REVIEW: LOST IN SPACE (2018) – SEASON 2

Maxwell Jenkins in Lost in Space (2018)

MAIN CAST

Molly Parker (Pure)
Toby Stephens (The Machine)
Taylor Russell (The Maze)
Ignacio Serricchio (Bones)
Maxwell Jenkins (A Family Man)
Mina Sundwall (#Horror)
Parker Posey (Superman Returns)
Brian Steele (Terminator Salvation)
Sibongile Mlambo (Teen Wolf)

Parker Posey, Ignacio Serricchio, Maxwell Jenkins, Mina Sundwall, and Taylor Russell in Lost in Space (2018)

RECURRING / NOTABLE GUEST CAST

Raza Jaffrey (Homeland)
Amelia Burstyn (Defiance)
Sakina Jaffrey (House of Cards)
Selma Blair (Hellboy)
Bill Mumy (Babylon 5)
Shaun Parkes (The Mummy Returns)
Tattiawna Jones (Flashpoint)
Aaron Pearl (Man of Steel)
Rob LaBelle (Jack Frost)
Bradley Stryker (Izombie)
Ajay Friese (Riverdale)
Angela Cartwright (The Sound of Music)

Molly Parker and Maxwell Jenkins in Lost in Space (2018)Cosmic crusaders The Robinsons (plus Don West, Dr. Smith, and Robot) are back for the holidays, and this time the calamity-magnet clan is banding together to battle against hostile alien droids, creepy and corrupt mission officials, and general galactic chaos.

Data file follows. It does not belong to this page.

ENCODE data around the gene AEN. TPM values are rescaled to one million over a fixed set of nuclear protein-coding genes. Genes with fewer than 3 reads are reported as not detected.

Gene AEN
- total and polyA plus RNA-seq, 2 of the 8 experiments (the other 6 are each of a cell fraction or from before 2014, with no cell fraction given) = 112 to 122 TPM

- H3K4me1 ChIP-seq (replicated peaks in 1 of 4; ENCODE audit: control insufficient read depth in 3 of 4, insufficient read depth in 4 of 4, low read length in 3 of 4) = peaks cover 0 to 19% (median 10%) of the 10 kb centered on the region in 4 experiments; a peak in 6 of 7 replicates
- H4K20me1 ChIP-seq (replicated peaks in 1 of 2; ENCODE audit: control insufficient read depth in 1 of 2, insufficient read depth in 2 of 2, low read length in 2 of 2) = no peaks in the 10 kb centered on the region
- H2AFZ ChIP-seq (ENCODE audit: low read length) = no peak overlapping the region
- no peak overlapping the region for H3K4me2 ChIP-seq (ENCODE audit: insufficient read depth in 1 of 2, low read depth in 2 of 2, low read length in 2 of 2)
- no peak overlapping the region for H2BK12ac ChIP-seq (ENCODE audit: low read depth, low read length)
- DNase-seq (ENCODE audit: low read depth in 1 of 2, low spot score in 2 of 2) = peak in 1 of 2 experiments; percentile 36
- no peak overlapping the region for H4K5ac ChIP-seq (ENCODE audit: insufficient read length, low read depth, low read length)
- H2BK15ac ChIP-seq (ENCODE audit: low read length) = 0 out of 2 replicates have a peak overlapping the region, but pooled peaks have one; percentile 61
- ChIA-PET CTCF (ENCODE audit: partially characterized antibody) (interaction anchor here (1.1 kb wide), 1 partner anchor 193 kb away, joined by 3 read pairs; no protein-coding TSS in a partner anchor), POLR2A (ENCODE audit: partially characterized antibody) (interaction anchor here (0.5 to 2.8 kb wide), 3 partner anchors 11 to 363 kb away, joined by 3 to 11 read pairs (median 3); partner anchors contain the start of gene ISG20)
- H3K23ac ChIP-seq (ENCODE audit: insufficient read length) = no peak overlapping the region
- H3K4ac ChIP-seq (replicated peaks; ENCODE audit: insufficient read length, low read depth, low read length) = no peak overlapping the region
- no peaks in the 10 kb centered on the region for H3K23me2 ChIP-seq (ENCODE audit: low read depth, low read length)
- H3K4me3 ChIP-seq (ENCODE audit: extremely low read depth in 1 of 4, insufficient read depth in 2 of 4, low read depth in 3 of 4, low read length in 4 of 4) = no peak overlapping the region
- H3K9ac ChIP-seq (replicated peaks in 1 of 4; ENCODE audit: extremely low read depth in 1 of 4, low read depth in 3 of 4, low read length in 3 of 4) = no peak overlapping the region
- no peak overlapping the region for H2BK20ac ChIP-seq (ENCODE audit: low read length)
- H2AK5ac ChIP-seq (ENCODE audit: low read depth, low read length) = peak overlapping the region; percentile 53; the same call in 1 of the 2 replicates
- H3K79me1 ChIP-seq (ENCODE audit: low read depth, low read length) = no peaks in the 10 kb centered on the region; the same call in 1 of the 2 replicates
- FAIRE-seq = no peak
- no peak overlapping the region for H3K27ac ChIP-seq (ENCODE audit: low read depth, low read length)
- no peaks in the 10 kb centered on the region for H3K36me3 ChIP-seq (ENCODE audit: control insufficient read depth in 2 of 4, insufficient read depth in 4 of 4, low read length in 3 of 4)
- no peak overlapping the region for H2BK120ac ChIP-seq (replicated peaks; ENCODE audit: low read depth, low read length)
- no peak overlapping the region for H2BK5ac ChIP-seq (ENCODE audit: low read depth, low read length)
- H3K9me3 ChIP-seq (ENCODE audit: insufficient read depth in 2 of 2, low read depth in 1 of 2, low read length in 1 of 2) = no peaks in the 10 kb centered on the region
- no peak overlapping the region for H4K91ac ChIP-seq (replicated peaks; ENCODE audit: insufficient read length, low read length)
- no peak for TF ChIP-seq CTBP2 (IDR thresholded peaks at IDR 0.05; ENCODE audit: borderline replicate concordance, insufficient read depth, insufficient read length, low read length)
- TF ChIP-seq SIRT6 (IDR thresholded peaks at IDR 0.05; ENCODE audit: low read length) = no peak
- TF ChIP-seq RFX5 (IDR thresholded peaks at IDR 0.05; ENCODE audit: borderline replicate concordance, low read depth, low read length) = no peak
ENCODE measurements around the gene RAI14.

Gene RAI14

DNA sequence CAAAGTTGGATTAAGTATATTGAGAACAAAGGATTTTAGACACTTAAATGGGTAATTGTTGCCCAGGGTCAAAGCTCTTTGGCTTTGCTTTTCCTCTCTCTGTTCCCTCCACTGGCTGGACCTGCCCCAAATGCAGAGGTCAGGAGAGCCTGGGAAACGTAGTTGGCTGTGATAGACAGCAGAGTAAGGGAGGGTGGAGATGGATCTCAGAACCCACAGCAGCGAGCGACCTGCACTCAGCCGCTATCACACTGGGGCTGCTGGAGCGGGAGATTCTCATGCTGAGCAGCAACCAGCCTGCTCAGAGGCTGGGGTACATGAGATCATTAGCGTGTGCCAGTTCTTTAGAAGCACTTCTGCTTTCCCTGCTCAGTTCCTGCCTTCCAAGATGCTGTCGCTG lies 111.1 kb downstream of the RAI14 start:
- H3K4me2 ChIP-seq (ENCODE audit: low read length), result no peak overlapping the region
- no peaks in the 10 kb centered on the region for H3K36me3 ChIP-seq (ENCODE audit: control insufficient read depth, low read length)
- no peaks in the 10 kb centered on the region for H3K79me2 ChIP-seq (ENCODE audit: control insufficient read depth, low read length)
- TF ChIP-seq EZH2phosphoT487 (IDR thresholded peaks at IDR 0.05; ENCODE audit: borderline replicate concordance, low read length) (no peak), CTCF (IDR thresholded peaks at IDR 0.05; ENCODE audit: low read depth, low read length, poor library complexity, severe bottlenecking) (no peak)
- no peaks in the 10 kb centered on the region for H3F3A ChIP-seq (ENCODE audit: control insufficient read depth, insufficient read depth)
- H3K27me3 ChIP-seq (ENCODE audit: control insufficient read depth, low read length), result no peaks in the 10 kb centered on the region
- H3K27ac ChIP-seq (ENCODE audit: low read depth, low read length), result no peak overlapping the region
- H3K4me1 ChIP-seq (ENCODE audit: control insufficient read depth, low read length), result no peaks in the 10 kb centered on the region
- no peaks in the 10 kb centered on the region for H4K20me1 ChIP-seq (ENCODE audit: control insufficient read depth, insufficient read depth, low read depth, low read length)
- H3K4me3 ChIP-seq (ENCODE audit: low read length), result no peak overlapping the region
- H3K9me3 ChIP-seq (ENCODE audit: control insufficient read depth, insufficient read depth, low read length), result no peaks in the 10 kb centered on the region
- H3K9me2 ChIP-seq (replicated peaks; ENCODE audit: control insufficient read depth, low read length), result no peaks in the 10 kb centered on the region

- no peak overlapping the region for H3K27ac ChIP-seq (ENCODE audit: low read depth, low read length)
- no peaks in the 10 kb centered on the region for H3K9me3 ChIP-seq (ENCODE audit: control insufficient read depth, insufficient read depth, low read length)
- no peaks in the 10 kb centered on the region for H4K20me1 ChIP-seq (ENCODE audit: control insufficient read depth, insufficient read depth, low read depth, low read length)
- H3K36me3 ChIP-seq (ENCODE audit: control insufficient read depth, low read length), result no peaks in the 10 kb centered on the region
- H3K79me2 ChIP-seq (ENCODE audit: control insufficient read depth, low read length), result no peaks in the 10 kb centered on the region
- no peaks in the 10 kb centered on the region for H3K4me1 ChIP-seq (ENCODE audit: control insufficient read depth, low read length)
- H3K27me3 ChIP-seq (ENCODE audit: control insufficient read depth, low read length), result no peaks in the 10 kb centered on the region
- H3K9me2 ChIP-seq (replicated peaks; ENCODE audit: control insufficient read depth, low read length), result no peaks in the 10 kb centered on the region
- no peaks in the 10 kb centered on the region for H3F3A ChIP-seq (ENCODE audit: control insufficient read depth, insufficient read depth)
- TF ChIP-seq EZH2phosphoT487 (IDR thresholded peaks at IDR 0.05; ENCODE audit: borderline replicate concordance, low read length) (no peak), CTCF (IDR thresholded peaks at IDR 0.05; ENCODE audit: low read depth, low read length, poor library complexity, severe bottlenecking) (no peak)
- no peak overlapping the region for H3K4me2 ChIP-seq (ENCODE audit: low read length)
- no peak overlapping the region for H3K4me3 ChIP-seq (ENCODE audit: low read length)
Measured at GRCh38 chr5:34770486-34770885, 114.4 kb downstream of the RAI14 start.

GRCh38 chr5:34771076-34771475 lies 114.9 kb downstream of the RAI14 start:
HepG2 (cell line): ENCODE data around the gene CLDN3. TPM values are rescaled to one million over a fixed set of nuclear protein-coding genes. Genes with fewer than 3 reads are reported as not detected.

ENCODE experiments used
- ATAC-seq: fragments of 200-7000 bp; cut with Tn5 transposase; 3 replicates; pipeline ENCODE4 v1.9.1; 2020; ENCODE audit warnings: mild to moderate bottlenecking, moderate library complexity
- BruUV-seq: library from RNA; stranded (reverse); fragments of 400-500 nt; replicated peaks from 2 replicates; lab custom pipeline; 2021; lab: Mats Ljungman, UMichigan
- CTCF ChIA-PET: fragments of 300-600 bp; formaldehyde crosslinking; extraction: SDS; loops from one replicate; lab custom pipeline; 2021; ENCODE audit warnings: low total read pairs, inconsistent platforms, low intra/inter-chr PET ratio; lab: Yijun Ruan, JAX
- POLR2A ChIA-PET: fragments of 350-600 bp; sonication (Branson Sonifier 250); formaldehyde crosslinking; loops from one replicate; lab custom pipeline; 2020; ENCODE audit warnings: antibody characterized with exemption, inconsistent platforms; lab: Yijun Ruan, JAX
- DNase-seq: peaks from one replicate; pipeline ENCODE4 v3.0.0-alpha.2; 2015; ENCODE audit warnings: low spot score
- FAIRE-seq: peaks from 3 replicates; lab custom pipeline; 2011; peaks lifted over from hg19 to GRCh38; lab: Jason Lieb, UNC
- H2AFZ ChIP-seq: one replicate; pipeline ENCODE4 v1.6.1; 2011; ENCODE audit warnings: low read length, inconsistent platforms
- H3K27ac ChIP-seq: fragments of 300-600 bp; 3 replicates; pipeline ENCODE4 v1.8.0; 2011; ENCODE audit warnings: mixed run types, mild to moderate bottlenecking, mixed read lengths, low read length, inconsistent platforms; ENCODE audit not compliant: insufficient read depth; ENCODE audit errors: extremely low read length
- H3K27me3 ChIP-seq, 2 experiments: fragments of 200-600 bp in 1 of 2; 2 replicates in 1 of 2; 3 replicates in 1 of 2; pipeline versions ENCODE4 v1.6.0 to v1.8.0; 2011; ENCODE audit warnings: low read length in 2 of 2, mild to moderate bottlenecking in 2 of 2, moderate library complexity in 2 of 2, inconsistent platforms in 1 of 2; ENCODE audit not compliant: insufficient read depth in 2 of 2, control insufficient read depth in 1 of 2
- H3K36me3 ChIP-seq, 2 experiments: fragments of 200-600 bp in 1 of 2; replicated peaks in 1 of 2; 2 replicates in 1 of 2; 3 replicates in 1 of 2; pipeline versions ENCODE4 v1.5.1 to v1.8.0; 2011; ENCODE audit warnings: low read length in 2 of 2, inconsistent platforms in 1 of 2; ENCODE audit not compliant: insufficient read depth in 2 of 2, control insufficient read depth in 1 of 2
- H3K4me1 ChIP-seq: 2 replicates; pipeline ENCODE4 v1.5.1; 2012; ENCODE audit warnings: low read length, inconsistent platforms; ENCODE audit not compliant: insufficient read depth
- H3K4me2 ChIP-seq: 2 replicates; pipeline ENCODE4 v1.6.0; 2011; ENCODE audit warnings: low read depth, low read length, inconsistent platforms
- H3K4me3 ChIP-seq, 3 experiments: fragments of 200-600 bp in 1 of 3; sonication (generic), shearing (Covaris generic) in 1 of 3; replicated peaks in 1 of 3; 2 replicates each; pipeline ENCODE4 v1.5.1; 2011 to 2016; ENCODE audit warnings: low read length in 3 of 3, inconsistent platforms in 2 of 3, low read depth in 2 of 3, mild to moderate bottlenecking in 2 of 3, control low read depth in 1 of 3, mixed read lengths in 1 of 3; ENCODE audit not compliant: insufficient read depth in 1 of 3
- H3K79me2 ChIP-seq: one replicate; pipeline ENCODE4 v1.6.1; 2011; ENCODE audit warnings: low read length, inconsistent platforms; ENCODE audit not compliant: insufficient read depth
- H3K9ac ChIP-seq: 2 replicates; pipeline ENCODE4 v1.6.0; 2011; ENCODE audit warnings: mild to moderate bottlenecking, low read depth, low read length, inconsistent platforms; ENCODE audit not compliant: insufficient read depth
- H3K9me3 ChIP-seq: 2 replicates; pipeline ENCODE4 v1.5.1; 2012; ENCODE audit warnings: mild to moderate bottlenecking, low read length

Netflix’s Lost in Space reboot, once again, delivers a solid, satisfying run filled with dazzling effects and stunning heart. It tops Season 1 in terms of adventure and stakes, and, for a streaming series, it shows grand restraint by only being 10 episodes – with episode lengths actually varying (anywhere from 39 minutes to 54 minutes). That might sound like tacky praise, digging into the structure of the show, but it means that the story’s being told in the amount of time the creators felt it needed, and not filling up pre-ordained space – a welcome change from most streaming series.Molly Parker, Toby Stephens, Ignacio Serricchio, and Maxwell Jenkins in Lost in Space (2018)The cast is phenomenal, from Toby Stephens and Molly Parker’s John and Maureen to their kids, played exceptionally by Maxwell Jenkins, Mina Sundwall, and Taylor Russell. It’s crucial that these roles land well because our belief in the family, in this particular brood, is the crux of the entire series. If you don’t buy into “The Robinsons vs The Universe,” the show doesn’t work. And though they might bicker and banter, this family is the driving force of the saga. If their dynamic drags things down, the entire narrative fizzles.Mina Sundwall in Lost in Space (2018)Fortunately, The Robinsons are sensational as a family, either united or divided, and their interplay always works. From John and Judy’s emotional bond (which plays out beautifully in Episode 5, “Run”) to Penny’s strained relationship with Maureen as the middle child with no discernible exceptional abilities, the cracks in the Robinson’s foundations, both big and small, make for great viewing. And Ignacio Serricchio’s gruff-but-genial Don West is there keep them all together while Parker Posey’s “Dr. Smith” is there to tug at the threads in an attempt to rip the seams.Toby Stephens, Maxwell Jenkins, and Taylor Russell in Lost in Space (2018)Posey’s Smith, as the show’s wild card, has an awesome showing this season as the Robinsons, who start the season marooned on a planet in the galaxy they were pushed into at the end of Season 1, eventually rejoin their Alpha Centauri-seeking society and the good (fake) doctor is forced to think on her feet in order to avoid being caught and punished for her many crimes. And all the while, she’s got a powerful push/pull relationship with the universe’s First Family where she’s both their foil and their adversary. The Robinsons can be a bit overwhelming when it comes to love and support so it’s nice to have a self-centered “survivor” in the mix, even if her heart occasionally softens towards others.Molly Parker, Toby Stephens, Maxwell Jenkins, Mina Sundwall, and Taylor Russell in Lost in Space (2018)Will and Robot’s relationship, the one that began in Season 1 and allowed Will to become more confident and driven, continues to grow and change this year, with more layers added to the mystery of Robot’s origins, species, and how it ties into humanity’s ability to traverse space. JJ Feild (Captain America: The First Avenger) arrives this season as Dr. Ben Adler, the mission’s head of artificial intelligence studies. At first, it seems like Ben’s an easy-to-predict character. He arrives just in time to, perhaps, woo Maureen, bond with Will, while also possibly being a stealth “big bad.” But his arc surprises, and, like most elements of this series, it defies the usual cliches.Brian Steele in Lost in Space (2018)Of course, Lost in Space also has a (non-fatal) flaw in its blueprint. Nothing can ever go right. It’s in the story’s DNA. What this means is that when dangers and threats aren’t being presented by other characters — like Dr. Smith, aliens, or Rolo Haynes’ (Black Mirror) Hastings — there has to be some type of unforeseen space peril. Whether it’s severe storms, poisonous algae, or (LOL) water that somehow disintegrates all metals, this series can be pretty unrelenting. Granted, the writing usually weaves everything nicely into the characters’ specific emotional journeys, but the non-stop menaces can be a grind often run the risk of feeling farcical.Maxwell Jenkins in Lost in Space (2018)Netflix’s short-lived (and not great) Another Life featured a very similar “let’s throw every disaster we can think of at our heroes” edict, but the show had no alternate identity to support that design – that’s all the plot was. Fortunately, Lost in Space – which features, over the course of only 10 episodes, four different situations of important characters being stuck/trapped somewhere that requires a “Hail Mary” solution – has larger themes to focus on and a core cast that’s worth spending time with.